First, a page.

Amendment 2 to the 18th Edition: what could change?

Gary Parker, ECA technical manager, highlights some of the proposed changes to the 18th Edition of the Wiring Regulations.

A brief history of the 18th Edition

The IET Wiring Regulations, the essential publication for all professionals in the electrotechnical and engineering services sector, underwent an overhaul when the 18th Edition (BS 7671:2018) came into full effect in 2019.

Amendment 1, which concerns electric vehicle charge points, came into effect on 1 February 2020. Now, BSI is seeking views on a new set of changes to the 18th Edition – Amendment 2 (AMD 2) – which could represent the biggest set of revisions to the Regulations yet.

AMD2: why now?

The rationale for Amendment 2 is similar to that behind the original 18th Edition: given the way our industry operates, the roles electrical engineers serve, and the increasing speed of technological change, the Regulations must reflect these changes to ensure installations are safe, efficient, useful, and able to meet evolving standards.

The key potential changes are:

  • Mandating of AFDDs on circuits with a rated current not exceeding 32 A
    • The proposal: Regulation 421.1.7 proposes that arc fault detection devices (AFDDs) be required on all single-phase final circuits supplying socket-outlets and fixed current-using equipment. Some exceptions to this are listed.
    • The impact: This proposal would effectively mandate the use of AFDDs across all small, single phase circuits, whether in a domestic, commercial or industrial installation, increasing the potential for safety but also the prospect of greatly increasing cost and complexity of installations.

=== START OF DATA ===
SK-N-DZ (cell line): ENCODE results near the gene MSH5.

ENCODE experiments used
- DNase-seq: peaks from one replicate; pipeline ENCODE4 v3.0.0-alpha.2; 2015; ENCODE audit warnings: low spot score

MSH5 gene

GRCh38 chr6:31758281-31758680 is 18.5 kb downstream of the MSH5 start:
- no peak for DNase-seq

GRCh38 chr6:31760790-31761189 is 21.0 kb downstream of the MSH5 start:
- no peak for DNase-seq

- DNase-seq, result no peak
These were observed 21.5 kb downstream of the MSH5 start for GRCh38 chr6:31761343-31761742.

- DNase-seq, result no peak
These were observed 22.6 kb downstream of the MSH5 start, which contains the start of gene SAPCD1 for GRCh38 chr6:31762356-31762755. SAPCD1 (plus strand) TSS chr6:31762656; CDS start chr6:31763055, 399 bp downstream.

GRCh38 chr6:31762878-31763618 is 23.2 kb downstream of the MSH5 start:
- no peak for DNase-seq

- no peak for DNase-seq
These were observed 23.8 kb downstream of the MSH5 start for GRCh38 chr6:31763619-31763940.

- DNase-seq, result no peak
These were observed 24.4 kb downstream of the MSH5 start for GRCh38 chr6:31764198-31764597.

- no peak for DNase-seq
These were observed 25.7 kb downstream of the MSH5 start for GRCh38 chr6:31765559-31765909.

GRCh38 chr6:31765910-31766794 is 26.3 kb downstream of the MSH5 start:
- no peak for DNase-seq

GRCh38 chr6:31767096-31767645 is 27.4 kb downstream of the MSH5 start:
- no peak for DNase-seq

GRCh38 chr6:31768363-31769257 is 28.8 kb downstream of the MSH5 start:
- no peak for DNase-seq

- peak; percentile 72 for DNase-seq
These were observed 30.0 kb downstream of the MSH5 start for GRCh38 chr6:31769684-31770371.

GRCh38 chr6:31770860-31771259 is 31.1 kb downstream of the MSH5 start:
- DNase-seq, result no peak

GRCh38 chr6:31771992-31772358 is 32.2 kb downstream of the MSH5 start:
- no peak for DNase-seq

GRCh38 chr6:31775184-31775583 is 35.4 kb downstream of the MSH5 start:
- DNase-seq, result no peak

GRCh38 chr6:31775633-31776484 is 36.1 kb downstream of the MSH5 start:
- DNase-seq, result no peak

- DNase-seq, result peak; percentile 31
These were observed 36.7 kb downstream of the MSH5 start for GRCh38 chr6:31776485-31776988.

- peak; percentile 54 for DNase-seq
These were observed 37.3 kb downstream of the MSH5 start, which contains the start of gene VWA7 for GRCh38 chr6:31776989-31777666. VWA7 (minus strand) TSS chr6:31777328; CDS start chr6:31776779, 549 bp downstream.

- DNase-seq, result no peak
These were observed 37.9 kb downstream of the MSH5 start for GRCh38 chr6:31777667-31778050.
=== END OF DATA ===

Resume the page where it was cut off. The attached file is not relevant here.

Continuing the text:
• Risk assessment for sockets
    • The proposal: Regulation 411.3.3 would be altered to remove the option for omitting RCDs on socket outlets not exceeding 32 A in installations other than dwellings.
    • The impact: This proposal would leave designers with no option but to install RCDs on all socket outlets – unless they raise a departure against BS 7671. However, this is something the client may not be content with.
  • Less paperwork for EICs
    • The proposal: To reduce the number of items on the schedule of inspections for an electrical installation certificate.
    • The impact: The number of boxes would be reduced to 13 items, greatly reducing the time needed to complete an EIC. A list of items that should be inspected (where relevant) is available, but this does not need to be completed.
  • New cut-off date for complying with the 18th Edition
    • The proposal: To state a date that, after which, all installations should be installed to the 18th Edition AMD 2 – regardless of when the design took place.
    • The impact: If an installation is undertaken after 28th March 2023 then this would need to conform to the requirements of the 18th Edition AMD 2 regardless of when it was designed. This could impact contractors working on contracts which take some years to come to fruition.
  • Energy efficiency and prosumers
    • The proposal: A new Part 8 would be added for ‘Prosumer’s’ low-voltage electrical installations.
    • The impact: This proposal highlights some of the additional requirements designers and installers should be aware of when working on newer installations that can generate their own energy supply.
  • SPD requirements
    • The proposal: To re-write the wording in section 443, Transient overvoltages due to the effects of indirect lightning strokes, to make this element easier to read.